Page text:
Some of the lyrics of the piece include: “If your world is shaken and torn apart, a helping hand is not so far away. We can make a house, a home. A shelter away from the storm and see you through another day.”
Ringing true to the Habitat build, it’s laid the foundation for Red Lion to achieve more in the future, possibly even another project.
“Who knows, we might do another one,” Assistant Principal and leader of the RLASD Build Planning Team Mr. Grant
Gouker. “You don’t realize it’s [the opportunity] out there, people building people houses. It’s amazing how it all comes together.”
The rest of the night was “tearful, happy tears of course” commented Gouker. Rev. Dr. Brad Dayett lead the audience in an opening prayer and benediction.
“It was an overall simple presentation and dedication,” Gouker said.
“There was a formal ribbon cutting, the minister blessed the home, and they had special keys made.”
Included in the presentation of the house was a slide show put together by Mr. Keith Blackwell and some of his students showcasing the project from start to finish with a compilation of pictures and numbers showing what materials and manpower went into building the home.
From the first piece of trash picked up off the yard to the first nailed hammer into the walls to the last drop of wet paint on the walls, the Moffitt family was able to see their new home start to finish.
Dr. Scott Deisley, whose dream was to partake in a Habitat for Humanity project since coming to the district, made a speech and presented the family with gifts on behalf of himself and the district. Included was $100 towards the school store so “they could get rid of that Rocket Clothing,” referring to the fact Shaelynn Moffitt will be transferring from Spring Grove School District to Red Lion next year.
The second gift was $1000 to Target so they can buy the things they need to truly make it feel like a home.
“There’s still a lot of work to be done,” Gouker said. “It’s not 100 percent. There’s still a lot of landscaping to be done, the FFA kids are in charge of that once it’s warmer outside.”
One of the most memorable moments of the night was the unveiling of the plaque nailed to the concrete in front of the house that reads “York Habitat home built in partnership with Red Lion Area School District.”
“It’s nothing big,” Gouker said. “It’s just something that says we’ll always be a part of you, like a cornerstone.”
While the settlement of the home takes place April 1, the Moffitt family won’t officially move in until this summer.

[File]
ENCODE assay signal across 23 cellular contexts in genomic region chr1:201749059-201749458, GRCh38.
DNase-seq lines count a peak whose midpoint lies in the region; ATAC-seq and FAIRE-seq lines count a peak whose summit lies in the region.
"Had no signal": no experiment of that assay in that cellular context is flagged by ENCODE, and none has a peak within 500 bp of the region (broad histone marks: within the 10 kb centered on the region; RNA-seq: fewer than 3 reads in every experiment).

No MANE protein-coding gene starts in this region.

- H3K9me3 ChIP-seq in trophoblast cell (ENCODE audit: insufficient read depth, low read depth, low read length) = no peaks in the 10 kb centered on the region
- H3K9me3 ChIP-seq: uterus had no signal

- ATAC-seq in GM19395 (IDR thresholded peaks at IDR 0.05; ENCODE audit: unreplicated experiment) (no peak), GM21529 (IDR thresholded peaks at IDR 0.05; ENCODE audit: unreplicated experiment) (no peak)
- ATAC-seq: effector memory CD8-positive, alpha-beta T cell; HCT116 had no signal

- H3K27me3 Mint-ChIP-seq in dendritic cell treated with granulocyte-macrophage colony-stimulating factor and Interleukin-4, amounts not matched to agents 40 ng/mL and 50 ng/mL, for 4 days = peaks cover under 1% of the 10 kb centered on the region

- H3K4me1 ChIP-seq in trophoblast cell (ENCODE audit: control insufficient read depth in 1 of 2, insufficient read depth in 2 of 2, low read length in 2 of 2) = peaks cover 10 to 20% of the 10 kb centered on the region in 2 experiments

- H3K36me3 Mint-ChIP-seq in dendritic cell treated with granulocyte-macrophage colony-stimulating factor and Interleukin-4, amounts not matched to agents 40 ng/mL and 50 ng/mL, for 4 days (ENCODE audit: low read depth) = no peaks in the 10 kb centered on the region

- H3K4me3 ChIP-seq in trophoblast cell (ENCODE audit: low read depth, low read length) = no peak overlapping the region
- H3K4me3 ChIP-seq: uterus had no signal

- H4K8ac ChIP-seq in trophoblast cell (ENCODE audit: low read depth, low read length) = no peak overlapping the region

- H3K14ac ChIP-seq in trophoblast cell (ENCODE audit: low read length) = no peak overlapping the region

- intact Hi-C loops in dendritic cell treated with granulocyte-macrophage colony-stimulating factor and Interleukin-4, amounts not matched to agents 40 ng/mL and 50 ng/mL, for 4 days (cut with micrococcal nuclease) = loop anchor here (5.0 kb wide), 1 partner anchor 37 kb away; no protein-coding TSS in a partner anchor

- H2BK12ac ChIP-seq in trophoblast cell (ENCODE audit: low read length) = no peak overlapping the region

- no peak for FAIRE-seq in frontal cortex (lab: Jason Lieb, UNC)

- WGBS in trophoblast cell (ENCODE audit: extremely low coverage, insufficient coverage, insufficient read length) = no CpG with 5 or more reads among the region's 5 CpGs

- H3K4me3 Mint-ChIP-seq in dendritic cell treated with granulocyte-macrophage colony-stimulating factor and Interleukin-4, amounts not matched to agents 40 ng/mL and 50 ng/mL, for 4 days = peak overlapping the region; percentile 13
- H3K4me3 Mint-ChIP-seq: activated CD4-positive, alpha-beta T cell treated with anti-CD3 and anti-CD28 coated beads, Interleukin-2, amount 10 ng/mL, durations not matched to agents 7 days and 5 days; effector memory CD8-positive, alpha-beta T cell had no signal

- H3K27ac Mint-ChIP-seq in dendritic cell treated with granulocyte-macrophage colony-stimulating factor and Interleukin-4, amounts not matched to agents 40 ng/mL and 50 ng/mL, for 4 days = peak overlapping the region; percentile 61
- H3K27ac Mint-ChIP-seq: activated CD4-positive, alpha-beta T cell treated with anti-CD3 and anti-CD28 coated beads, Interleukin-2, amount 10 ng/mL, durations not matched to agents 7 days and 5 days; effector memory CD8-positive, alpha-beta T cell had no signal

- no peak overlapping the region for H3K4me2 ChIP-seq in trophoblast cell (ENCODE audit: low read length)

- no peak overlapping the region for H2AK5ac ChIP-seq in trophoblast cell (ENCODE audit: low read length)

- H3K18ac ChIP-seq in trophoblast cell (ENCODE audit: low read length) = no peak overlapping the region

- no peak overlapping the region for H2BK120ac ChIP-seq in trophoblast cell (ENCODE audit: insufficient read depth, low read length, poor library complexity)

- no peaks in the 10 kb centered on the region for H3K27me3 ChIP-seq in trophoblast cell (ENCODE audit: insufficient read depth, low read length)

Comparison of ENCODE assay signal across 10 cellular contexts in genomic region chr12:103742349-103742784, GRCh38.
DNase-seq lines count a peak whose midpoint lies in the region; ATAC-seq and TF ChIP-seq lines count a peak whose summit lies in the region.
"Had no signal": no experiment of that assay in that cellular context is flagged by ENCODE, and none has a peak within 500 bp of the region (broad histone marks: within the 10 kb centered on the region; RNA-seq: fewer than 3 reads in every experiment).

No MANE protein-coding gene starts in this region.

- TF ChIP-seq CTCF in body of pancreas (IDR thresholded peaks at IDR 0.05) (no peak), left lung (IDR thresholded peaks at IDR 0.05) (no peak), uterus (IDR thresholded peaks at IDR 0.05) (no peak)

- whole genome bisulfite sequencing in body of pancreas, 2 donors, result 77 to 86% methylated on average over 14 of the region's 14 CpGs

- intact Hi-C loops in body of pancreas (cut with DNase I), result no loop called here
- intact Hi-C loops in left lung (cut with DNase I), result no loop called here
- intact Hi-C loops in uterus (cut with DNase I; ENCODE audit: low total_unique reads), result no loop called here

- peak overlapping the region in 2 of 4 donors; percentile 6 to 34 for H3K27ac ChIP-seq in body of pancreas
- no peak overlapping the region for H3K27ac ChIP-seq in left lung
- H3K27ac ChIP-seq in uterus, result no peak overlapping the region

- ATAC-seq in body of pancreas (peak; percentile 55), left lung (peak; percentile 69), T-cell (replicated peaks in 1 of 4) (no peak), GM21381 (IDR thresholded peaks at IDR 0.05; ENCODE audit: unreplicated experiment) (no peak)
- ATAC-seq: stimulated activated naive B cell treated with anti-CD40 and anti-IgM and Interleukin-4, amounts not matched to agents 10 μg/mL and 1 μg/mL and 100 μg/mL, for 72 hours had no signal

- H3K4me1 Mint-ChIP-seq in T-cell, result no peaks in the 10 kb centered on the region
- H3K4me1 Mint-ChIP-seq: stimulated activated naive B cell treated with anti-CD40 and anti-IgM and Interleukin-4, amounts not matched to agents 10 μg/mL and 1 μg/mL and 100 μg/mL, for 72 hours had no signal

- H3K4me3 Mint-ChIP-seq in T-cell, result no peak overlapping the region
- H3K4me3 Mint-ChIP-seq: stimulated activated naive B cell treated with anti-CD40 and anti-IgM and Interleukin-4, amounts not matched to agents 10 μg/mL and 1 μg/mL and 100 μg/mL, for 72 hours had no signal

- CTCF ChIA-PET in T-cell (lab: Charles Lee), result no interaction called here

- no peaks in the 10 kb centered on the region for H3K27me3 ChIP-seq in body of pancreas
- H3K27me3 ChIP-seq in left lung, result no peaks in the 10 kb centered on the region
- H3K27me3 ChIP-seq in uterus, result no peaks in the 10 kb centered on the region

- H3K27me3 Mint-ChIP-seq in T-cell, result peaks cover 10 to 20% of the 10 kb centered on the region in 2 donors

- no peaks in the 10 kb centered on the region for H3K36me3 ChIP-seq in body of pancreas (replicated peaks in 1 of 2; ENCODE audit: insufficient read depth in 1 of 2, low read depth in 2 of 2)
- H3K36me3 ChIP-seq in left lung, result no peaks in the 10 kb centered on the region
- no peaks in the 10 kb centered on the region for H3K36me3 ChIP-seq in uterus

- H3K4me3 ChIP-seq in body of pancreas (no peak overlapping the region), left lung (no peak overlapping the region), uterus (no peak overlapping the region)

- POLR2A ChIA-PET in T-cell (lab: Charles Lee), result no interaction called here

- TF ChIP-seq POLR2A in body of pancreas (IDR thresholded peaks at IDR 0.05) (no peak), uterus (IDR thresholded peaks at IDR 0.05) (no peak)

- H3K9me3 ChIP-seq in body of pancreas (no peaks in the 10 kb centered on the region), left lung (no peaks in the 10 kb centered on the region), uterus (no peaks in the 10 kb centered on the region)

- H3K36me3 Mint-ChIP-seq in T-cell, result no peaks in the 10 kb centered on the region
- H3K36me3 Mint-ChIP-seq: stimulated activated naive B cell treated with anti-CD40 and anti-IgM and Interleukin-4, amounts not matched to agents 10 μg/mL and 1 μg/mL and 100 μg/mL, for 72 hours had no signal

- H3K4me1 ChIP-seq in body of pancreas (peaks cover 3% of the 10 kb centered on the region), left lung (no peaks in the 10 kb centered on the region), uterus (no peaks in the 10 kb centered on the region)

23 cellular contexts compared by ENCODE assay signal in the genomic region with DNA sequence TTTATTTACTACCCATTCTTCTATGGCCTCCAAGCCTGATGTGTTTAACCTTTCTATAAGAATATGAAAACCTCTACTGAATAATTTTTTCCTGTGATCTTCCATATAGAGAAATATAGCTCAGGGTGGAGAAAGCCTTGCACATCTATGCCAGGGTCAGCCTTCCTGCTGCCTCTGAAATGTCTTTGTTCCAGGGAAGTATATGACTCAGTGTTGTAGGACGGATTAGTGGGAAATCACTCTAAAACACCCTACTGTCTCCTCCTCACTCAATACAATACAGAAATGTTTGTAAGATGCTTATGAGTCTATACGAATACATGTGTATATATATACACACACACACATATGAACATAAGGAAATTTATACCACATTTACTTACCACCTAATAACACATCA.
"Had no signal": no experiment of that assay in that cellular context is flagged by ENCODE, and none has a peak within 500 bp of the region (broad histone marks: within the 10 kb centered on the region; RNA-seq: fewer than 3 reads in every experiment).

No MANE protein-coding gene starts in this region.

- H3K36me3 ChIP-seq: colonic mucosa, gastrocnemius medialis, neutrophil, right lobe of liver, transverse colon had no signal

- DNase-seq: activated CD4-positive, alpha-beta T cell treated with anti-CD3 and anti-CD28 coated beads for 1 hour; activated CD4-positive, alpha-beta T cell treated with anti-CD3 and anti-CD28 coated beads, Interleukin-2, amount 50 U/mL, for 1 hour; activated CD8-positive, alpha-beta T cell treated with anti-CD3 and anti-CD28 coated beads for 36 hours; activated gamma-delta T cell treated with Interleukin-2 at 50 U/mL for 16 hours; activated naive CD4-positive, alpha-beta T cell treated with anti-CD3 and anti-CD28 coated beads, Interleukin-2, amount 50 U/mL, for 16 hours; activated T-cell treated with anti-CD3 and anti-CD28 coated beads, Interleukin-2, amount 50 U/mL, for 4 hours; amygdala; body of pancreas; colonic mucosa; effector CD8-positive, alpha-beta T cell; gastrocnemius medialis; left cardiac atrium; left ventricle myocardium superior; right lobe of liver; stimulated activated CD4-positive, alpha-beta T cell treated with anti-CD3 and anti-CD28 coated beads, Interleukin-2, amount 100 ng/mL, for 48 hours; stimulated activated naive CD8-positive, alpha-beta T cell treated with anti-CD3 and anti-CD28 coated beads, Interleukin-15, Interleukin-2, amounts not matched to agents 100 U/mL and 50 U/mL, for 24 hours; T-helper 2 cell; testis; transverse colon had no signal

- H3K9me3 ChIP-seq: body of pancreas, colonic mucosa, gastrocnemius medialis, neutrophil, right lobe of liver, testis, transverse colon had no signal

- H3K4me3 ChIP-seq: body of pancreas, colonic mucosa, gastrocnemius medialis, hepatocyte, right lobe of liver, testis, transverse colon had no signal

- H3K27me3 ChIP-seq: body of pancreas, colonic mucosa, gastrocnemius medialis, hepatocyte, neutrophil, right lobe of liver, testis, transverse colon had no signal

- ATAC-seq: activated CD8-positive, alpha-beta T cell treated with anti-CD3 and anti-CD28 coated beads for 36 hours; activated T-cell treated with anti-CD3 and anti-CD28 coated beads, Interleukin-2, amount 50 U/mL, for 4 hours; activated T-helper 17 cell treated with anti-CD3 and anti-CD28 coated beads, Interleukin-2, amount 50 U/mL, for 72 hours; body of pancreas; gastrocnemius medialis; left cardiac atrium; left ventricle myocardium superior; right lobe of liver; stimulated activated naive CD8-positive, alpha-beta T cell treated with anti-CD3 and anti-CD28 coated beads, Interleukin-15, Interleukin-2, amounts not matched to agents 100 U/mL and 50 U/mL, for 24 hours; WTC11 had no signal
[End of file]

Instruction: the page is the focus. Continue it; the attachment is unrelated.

By Adrianna Clinton
Inconsistent is perhaps the best word to describe Pennsylvania winters. Sometimes, the Keystone State gets the brutal cold with torrential amounts of snow, other times just the sub-zero temperatures. No matter how bad the winter, however, seniors have to graduate at some point come June, and like the senior class before them, the Class of 2015 had a lot of uncertainty about the date of their graduation.
In April, the school board finally set the graduation date to be June 3 at 6:45 PM, with baccalurerate at 7 PM on June 2. The last day for seniors will be May 28.
In the future, it is the hope of both seniors and administration alike that the uncertainty surrounding graduation will become a thing of the past, as new programs are being implemented statewide to help eliminate added-on school days.
In the event that inclement weather does bring a cancellation in future school years, the school district has applied to the state and has been approved to allow Red Lion to use “flexible instruction days.”
This program will allow districts to “employ non-traditional strategies to provide a continuity of instruction on regularly-scheduled school days during which circumstances necessitate an alternative approach,” according to the Pennsylvania Dept. of Education website.
This program, currently in pilot stages, could be online or offline; should an element of the districts’ program rely on technology, an equal option will be provided for those who do not have access for whatever reason. Ultimately, the FIDs can help school districts plagued with cancellations to set a graduation date much earlier.
By Claire Krackow
Seniors, it’s the time of year that you’ve all been waiting for! “All that Jazz” is coming to the Valencia in York on Saturday, April 25 at 7 PM.
“So we have many different committees. We have invitations, we have decorations, we have gifts and we have food committees,” Senior Class President Heather Jackson said. “We already picked all the food that we want so that’s taken care of, and we have all of our decorations.”
The decorations for this years’ prom will be very fitting to the theme (All that Jazz) as there will be pearls and feather boas.
“Also, there will be jazz dancers’ from Joelle (Godfrey’s) dance team and we might be offering some sort of payment to them for courtesy,” Jackson said. They will be dancing as the prom court, King and Queen are announced.
Voting for prom court took place the week of April 6-10.
Tickets were on sale April 1-10 in Mrs. Wiremans classroom, D227. They are $40 per person.